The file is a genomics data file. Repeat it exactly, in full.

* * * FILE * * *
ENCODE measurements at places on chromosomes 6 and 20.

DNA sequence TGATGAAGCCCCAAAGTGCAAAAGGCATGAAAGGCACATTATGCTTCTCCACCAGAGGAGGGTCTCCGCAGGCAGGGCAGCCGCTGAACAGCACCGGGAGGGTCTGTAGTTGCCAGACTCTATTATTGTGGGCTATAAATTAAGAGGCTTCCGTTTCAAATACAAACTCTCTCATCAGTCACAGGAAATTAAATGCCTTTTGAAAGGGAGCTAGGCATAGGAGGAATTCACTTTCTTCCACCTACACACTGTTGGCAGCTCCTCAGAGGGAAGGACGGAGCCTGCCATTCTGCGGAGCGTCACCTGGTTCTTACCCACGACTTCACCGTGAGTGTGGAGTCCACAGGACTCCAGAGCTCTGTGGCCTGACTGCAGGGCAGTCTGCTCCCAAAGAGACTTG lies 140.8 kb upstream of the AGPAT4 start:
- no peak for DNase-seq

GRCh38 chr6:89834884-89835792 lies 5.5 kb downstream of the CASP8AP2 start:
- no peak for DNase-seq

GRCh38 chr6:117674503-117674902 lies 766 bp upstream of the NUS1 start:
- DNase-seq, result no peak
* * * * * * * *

ENCODE measurements at places on chromosomes 6 and 20.

DNA sequence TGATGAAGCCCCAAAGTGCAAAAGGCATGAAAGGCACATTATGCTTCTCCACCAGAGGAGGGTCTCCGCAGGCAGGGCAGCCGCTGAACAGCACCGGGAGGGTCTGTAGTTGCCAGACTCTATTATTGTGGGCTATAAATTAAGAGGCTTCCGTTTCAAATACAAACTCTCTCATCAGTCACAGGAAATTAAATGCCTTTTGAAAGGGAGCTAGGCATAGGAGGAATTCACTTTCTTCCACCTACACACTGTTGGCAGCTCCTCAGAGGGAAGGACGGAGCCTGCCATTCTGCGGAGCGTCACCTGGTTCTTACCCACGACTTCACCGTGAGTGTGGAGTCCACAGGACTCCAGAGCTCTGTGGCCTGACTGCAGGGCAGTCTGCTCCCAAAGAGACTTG lies 140.8 kb upstream of the AGPAT4 start:
- no peak for DNase-seq

GRCh38 chr6:89834884-89835792 lies 5.5 kb downstream of the CASP8AP2 start:
- no peak for DNase-seq

GRCh38 chr6:117674503-117674902 lies 766 bp upstream of the NUS1 start:
- DNase-seq, result no peak